INSIDEMAINLAND – The Lagos State Government said it has become urgent to protect the residents of the state from the next infectious disease outbreak even as the Deputy Regional Director of the United Nations Environment Programme, UNEP, Dr. Richard Munang, said Biosecurity threats cost African countries over US$ 420 billion.
Speaking at the 8th African Conference on Health and Biosecurity with the theme of “Strengthening Health Security and Mitigating Biological Threats in Africa,” Lagos State Governor Babajide Sanwo-Olu revealed the state’s plans to protect the state and said their strategy rests on three major pillars: strengthening health systems, molecular genomic suite infectious disease research that will be policy-driven.
According to Sanwo-Olu, who was represented by the State Commissioner for Health, Prof. Akin Abayomi, the state has already begun integrating pandemic preparedness into the fabric of the healthcare system with its fit-for-purpose pandemic-ready healthcare facilities, improved working conditions that make health professionals more comfortable, and efforts to stop the brain drain.
He said, “We have continuously invested in the capacity of the Lagos State Biobank to sequence variants of infectious diseases. We believe that Genomic sequencing will determine the future pace of healthcare in Lagos State. We are implementing a robust research agenda for Lagos State. We are building the Lagos State Infectious Diseases Research Institute. Our fit-for-purpose blueprint health facilities are convertible to Isolation Centres in the event of a pandemic. We will promulgate the appropriate laws to drive our plans.”
Speaking at the event was Dr. Richard Munang, the Deputy Regional Director of the United Nations Environment Programme (UNEP), who revealed that biosecurity concerns cost African countries about US$ 420 billion. Dr. Munang emphasized the importance of finding solutions and the need for one-health.
Munang estimates that just 32% of Africa’s biosecurity and biosafety capacity exists.
He added that in order to prevent, manage and treat biosafety issues on the continent, the One Health approach—which integrates human, environmental, animal, planet, and health—was essential.
Munang reiterated that environmental degradation, pollution, and climate change are causing an increase in infectious diseases both in Africa and around the world.
He claimed that the answer was One Health, an integrated strategy that supports human medicine.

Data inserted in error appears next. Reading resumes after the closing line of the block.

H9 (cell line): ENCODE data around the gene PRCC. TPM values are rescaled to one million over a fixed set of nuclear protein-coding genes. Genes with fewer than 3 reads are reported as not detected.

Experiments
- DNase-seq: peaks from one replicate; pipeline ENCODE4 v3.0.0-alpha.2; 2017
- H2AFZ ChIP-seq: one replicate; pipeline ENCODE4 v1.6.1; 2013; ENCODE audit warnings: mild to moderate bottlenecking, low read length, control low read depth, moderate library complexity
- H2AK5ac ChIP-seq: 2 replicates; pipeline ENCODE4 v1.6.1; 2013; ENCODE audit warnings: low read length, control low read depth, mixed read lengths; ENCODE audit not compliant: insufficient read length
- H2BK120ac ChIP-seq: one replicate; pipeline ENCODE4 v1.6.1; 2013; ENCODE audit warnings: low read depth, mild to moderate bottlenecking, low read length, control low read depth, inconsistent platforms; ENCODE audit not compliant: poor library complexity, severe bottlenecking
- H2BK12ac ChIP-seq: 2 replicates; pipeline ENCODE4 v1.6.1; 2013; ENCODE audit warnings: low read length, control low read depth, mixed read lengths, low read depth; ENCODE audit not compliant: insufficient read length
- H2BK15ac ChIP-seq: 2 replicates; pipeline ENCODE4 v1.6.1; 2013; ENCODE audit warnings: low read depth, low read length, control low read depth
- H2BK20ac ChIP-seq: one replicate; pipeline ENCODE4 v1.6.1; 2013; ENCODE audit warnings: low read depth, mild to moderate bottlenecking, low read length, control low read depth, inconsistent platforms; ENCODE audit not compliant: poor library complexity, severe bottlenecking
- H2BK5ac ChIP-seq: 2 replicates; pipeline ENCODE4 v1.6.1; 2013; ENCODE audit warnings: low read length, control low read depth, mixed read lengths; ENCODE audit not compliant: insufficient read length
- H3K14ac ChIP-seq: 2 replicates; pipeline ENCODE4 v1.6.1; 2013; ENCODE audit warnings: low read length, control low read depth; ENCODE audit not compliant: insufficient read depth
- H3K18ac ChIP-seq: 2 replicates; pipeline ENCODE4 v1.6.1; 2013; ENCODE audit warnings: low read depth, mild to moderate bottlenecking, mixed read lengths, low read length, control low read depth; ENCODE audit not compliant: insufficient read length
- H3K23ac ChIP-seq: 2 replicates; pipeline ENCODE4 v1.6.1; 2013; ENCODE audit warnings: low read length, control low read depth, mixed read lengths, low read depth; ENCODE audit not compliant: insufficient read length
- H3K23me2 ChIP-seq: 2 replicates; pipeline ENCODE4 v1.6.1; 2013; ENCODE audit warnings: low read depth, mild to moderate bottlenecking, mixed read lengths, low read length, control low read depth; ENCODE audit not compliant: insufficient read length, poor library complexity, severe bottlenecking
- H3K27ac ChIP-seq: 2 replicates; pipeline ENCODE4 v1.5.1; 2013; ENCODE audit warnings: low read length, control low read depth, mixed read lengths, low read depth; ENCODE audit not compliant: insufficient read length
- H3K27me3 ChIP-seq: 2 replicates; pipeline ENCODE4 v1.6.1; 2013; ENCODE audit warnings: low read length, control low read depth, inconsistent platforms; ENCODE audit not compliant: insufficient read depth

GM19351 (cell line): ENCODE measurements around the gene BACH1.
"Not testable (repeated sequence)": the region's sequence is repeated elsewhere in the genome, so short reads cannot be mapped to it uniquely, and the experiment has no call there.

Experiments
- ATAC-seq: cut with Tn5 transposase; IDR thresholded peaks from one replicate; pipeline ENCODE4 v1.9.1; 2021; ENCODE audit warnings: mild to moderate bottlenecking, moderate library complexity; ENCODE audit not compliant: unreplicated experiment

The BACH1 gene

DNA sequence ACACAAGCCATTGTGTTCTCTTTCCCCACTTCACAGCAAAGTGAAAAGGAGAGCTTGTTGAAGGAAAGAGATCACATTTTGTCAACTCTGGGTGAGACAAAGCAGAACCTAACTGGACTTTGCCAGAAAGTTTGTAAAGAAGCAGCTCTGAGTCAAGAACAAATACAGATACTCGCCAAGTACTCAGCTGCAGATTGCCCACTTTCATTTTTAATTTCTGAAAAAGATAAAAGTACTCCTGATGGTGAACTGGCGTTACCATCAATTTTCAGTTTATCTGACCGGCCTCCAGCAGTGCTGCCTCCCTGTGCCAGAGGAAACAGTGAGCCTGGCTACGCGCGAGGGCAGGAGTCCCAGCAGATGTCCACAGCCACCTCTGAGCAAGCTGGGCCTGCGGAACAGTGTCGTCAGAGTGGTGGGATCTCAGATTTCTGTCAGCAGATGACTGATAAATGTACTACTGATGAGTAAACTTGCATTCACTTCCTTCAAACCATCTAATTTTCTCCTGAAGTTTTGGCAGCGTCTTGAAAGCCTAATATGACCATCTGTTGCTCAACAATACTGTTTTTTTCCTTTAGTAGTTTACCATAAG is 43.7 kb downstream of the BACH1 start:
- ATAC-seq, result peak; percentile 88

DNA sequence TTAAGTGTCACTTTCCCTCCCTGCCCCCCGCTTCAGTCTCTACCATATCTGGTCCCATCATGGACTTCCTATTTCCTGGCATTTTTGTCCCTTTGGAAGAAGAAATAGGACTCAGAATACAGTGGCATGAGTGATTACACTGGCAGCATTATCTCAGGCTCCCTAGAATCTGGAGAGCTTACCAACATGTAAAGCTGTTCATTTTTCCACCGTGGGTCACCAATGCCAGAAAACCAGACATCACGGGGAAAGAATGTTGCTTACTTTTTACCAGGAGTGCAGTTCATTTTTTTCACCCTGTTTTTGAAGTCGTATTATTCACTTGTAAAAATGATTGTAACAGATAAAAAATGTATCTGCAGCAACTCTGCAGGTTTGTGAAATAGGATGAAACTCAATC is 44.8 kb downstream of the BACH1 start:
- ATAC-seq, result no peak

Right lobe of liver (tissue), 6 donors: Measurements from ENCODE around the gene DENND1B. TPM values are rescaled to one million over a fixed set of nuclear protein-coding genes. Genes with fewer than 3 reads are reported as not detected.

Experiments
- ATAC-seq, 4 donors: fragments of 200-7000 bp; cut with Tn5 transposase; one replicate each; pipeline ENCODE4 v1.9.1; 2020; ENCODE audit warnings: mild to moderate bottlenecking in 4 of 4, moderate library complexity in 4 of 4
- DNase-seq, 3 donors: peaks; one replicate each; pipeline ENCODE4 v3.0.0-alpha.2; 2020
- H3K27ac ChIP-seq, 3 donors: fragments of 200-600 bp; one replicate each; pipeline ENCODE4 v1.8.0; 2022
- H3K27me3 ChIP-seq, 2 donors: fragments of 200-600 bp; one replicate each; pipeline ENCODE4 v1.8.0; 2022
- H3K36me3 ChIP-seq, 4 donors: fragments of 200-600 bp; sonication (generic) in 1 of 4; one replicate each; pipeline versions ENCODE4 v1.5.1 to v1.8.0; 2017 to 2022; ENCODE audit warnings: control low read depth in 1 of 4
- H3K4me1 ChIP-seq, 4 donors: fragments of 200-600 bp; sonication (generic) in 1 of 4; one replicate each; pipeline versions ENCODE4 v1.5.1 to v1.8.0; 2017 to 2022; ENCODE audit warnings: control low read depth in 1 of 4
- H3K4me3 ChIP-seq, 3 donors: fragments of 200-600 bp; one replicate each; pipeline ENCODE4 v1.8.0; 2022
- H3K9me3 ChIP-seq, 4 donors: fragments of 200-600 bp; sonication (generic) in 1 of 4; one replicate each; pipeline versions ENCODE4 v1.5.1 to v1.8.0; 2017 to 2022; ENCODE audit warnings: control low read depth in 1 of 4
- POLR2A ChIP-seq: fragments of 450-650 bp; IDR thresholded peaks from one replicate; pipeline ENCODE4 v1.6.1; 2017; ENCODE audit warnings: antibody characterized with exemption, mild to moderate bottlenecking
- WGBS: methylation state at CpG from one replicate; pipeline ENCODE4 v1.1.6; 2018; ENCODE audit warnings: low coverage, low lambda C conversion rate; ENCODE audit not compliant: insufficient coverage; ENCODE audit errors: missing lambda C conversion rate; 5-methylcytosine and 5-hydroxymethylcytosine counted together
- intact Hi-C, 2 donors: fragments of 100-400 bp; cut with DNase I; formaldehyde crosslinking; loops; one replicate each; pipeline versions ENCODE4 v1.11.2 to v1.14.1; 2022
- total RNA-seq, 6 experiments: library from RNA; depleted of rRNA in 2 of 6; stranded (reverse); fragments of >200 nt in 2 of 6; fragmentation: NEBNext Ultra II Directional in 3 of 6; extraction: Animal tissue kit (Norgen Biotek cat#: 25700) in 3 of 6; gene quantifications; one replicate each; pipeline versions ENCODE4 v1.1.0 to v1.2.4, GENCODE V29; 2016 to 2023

“Our UNEP work on climate action nature action and pollution action offers a strategic pathway for One Health.”
“Managing temperatures that encourage pathogen growth, recovering degraded regions to lessen the effects of habitat loss that raise the danger of infections spreading to humans, and other environmental factors all contribute to biosecurity issues”.
Prof. Akin Abayomi, who spoke on behalf of the Lagos State Commissioner for Health, revealed that the conference’s goals are to create a biosecurity roadmap and strengthen Africa’s resilience in order to boost the continent’s capacity to handle infections of significant impact.
Abayomi added that the conference will make sure that the continent improves its health security to lessen biological risks and consolidate the progress made in combating various emerging infectious illnesses.
“A city like Lagos is vulnerable to biological threats making it important for us to improve its preparedness against biological threats and build appropriate infrastructure to manage and mitigate dangerous pathogens of high consequence.
“The continents have continued to work to build the appropriate infrastructure, train and improve the capacity of appropriate personnel to be able to manage dangerous pathogens such as Ebola, Lassa Fever, COVID, Yellow Fever, Marburg Fever and any agent that is considered to be a pathogen of high consequence.”
Dr. Ayodotun Bobadoye, the Chief Operating Officer of the GET Consortium, shared his opinion on the conference, noting that it brought together security specialists from both inside and outside the nation as well as policymakers, academics, non-governmental organizations, and scientists.
Also, the conference’s main focus was on effective ways for the continent to lessen the effects of new biosecurity concerns.
He urged countries to treat the issue of biosecurity seriously and added that the conference couldn’t have come at a better time given the recent rise in the frequency and severity of biological threats in infectious illnesses.